STILLPOINT Archive: last updated 06/14/2010


Student Stories: On Campus


RECYCLED RHYTHMS
Hosted by the student-led organization Advocates for a Sustainable Future (ASF), Earth Week (April 19–23) featured a variety of unique and creative events, including a concert with recycled “instruments” on the benches outside the Ken Olsen Science Center. 

Gordon Launches Innovative News Service
In response to dwindling staff at local newspapers, Gordon launched the Gordon College News Service (GCNS), an internship program providing journalism students the opportunity to gain professional experience while covering a wide range of stories that then become available to media outlets who partner with GCNS.

“It’s a win-win for our students and media partners,” said GCNS editor Jo Kadlecek, senior communications writer. “We’re looking forward to serving the community in this way.”

Established as a capstone internship program for journalism students, the GCNS program accepts three to five students per semester. Each piece the fellows produce is first distributed to the GCNS media partners and then posted online.

newsservice.gordon.edu

  HAITIAN STUDENT SUPPORTED BY GORDON COMMUNITY
The worst fears Niltzer Fils endured during the first three days after the catastrophic earthquake in his homeland of Haiti never came to pass.

After the agonizing wait—“The phone was like part of my body,” he says—the second-year Gordon student learned from an uncle that his immediate family had escaped injury.

After the agonizing wait—“The phone was like part of my body,” he says—the second-year Gordon student learned from an uncle that his immediate family had escaped injury.


But these are still hard days for the business administration major, even as his faith is strengthened. Fils, 23, worries about the families of the tens of thousands of victims. He is heavyhearted about survivors who lost everything, though his own town of Fontamara, just outside Port-au-Prince, came through fairly well. And while his mother, father, two brothers and sister were uninjured, he is anxious about what the future holds for them—in the short term and for years to come.

Meanwhile, Fils goes about his business on campus—wishing he could help, fearful a visa situation would prevent his return to the United States if he were to head home to help. It was his desire to do something—even just to raise awareness, he says, that compelled him to tell his family’s story.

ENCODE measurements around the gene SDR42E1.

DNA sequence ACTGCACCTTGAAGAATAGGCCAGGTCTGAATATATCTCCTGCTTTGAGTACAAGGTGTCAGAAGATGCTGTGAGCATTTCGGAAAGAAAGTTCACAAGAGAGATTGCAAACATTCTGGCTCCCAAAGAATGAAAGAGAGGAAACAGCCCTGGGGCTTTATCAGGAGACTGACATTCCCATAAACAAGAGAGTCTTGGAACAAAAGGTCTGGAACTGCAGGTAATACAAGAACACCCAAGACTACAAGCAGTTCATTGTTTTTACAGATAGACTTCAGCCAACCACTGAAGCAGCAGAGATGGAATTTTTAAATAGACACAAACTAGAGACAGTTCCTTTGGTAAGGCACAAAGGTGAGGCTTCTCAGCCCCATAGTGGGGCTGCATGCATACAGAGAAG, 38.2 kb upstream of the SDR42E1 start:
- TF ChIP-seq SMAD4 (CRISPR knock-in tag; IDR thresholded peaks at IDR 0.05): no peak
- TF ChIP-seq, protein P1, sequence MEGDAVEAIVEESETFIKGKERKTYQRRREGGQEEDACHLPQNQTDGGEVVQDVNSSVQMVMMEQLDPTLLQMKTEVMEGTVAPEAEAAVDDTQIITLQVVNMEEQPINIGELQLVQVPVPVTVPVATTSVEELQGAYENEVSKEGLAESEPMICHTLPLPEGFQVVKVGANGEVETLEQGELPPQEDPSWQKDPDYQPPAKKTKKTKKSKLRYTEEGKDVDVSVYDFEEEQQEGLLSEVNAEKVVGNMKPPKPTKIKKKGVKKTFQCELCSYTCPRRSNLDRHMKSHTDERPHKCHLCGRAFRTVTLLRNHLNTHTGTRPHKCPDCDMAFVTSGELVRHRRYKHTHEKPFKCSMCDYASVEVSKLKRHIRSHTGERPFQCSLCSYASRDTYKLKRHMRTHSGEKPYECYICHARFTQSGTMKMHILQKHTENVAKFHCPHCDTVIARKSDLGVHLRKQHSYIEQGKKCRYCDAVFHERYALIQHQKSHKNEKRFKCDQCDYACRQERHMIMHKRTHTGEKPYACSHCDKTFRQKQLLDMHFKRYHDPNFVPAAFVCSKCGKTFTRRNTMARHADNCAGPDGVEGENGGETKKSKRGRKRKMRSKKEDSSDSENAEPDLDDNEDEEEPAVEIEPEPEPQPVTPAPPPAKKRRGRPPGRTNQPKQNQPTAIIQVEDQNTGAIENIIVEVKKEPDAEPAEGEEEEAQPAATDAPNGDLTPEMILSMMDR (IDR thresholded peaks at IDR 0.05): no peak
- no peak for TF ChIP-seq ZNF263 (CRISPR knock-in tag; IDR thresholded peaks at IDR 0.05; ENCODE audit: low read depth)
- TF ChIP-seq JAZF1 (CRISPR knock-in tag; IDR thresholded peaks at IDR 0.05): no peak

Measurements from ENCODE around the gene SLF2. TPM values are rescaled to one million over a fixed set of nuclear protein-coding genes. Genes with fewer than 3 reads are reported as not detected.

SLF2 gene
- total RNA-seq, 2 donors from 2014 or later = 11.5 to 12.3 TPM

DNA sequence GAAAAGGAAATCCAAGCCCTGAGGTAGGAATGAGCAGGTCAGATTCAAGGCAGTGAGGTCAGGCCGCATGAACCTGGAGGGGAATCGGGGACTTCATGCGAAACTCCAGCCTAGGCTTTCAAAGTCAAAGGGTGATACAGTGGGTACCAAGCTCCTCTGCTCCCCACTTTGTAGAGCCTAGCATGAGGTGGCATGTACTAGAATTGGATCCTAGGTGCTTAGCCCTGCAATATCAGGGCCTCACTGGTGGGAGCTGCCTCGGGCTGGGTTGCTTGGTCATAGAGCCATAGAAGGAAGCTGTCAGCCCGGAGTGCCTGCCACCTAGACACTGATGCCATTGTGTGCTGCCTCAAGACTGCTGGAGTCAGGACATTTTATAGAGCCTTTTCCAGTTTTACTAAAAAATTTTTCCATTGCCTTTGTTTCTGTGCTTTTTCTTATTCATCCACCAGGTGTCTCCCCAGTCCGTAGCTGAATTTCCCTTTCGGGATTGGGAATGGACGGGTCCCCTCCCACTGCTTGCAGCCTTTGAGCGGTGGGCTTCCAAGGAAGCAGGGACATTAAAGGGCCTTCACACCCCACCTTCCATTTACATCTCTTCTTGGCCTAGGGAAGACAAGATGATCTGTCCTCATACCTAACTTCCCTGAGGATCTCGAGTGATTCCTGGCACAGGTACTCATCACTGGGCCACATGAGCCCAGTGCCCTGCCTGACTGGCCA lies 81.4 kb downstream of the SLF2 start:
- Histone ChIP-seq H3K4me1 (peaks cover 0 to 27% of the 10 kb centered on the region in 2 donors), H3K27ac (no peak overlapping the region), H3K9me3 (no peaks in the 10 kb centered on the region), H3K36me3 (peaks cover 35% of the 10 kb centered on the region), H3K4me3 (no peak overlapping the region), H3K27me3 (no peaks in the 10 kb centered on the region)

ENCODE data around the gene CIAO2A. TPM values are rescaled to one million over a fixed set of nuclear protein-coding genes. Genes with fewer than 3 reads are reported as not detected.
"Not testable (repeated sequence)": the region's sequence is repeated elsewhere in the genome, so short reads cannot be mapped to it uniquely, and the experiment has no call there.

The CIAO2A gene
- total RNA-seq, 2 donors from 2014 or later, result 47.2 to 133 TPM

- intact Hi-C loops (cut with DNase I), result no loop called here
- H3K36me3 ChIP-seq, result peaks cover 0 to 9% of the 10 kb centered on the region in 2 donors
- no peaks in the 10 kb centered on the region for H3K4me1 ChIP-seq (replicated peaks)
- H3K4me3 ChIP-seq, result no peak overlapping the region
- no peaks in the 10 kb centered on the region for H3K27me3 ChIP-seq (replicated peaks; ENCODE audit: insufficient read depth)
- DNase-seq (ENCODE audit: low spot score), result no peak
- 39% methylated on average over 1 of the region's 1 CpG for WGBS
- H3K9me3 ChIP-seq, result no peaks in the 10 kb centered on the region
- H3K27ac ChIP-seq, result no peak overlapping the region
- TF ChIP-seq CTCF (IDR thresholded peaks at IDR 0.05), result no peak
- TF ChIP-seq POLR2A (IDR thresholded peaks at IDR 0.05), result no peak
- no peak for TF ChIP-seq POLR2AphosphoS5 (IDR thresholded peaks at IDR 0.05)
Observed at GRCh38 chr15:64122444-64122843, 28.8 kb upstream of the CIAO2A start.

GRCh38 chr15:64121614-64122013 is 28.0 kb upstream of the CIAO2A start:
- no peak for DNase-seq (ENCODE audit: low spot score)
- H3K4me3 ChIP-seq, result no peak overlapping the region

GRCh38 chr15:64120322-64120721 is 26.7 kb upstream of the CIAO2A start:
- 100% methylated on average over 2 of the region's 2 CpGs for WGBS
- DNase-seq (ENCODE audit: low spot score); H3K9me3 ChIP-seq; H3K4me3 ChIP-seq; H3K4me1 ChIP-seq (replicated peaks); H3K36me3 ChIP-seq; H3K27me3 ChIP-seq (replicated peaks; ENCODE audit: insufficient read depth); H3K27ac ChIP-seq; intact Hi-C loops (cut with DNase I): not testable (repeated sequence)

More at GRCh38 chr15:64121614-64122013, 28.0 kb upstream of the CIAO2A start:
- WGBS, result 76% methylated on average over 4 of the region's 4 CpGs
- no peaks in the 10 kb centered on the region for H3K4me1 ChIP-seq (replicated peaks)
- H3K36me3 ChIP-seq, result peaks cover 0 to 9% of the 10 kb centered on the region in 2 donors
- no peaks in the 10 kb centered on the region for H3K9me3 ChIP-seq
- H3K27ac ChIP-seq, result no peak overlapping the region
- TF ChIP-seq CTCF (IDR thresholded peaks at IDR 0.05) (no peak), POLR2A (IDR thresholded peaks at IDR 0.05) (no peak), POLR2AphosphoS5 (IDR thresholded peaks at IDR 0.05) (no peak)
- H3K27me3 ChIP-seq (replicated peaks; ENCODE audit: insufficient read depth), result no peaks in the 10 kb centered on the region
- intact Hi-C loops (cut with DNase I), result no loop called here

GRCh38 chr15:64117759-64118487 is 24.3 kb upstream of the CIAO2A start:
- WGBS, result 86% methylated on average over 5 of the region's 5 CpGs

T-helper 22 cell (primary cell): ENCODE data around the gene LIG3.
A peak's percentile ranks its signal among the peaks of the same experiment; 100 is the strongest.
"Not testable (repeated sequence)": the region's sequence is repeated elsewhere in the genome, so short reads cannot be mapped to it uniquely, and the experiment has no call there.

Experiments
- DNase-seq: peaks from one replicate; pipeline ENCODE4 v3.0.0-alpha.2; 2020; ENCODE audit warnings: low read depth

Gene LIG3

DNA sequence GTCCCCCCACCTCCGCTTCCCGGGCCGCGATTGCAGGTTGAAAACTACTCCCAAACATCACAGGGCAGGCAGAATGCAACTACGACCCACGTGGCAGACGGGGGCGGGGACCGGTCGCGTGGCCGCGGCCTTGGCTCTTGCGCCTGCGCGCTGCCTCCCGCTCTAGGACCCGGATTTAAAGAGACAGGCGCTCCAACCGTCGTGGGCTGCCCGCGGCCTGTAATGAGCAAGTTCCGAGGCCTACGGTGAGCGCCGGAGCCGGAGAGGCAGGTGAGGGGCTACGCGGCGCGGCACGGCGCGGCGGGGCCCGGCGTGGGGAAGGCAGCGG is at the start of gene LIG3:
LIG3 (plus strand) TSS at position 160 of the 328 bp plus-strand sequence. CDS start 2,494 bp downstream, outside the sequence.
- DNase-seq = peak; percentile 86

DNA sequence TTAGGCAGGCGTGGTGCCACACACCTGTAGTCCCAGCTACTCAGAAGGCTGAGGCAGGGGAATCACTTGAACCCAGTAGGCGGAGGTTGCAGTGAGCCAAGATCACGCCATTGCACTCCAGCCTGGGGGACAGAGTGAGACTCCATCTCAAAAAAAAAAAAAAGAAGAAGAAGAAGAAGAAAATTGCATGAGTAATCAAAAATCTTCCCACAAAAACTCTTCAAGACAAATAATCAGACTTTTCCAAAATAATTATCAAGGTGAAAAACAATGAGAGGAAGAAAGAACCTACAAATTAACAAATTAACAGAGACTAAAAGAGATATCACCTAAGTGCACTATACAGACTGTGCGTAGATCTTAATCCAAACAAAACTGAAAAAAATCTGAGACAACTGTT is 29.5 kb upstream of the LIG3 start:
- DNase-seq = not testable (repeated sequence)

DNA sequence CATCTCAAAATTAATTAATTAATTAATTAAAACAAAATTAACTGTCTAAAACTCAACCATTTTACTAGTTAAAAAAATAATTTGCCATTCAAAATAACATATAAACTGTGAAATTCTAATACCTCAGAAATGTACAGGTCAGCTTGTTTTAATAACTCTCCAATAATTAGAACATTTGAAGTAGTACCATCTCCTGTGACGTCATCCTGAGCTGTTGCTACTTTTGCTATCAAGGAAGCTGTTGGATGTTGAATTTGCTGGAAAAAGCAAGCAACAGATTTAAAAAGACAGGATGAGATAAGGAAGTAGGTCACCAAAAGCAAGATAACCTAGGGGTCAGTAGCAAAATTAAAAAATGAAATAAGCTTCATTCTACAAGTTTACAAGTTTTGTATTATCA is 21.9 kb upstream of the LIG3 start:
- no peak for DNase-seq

The most pressing problem for his family is food. When relief workers make deliveries, the scene can be chaotic and dangerous. “People are fighting for food. My family’s not used to that,” he says. Looking into the future, Fils worries about his siblings’ education. His 19-year-old brother was supposed to graduate from high school this year. “Right now there is no school standing. It’s going to take a long time.” Fils said he would like to bring him, along with their 16-year-old sister, to the United States to continue their education.

He hopes the disaster ultimately fuels spiritual revival in Haiti. Answers to some of the big questions elude him. But he knows that his own prayers during those awful early days after the earthquake were answered—that his family would be safe, and that he would be able to forge ahead.

“God gave me the strength,” he says. “I think my faith is getting stronger and stronger. The whole time I couldn’t get in touch with my family, I was just trusting God.” When he got the good news from his uncle, he thought, “All these dead bodies and no one in my family is among them. It’s a miracle.”

Fils would like his Gordon classmates to support relief work as they are able to. “If nothing is done, this could be the end of Haiti,” he says. “And I think people understand that.” Even more than hoping they give, Fils hopes fellow students pray. “The most important thing is prayers. Prayers for this time of change in Haiti.”

This article was written by the class that produces
The Tartan.

I DON'T KNOW, I JUST DON'T KNOW
From losing your car keys or deciding what to wear each morning to wondering what to do with our lives, everything was fair game in Gordon College’s recently performed original comedy about uncertainty entitled I Don’t Know, I Just Don’t Know.

The fast-paced production marks the third comedy event in the 10th anniversary year of the Barrington Center for the Arts and was directed by Norman Jones, associate professor of theatre.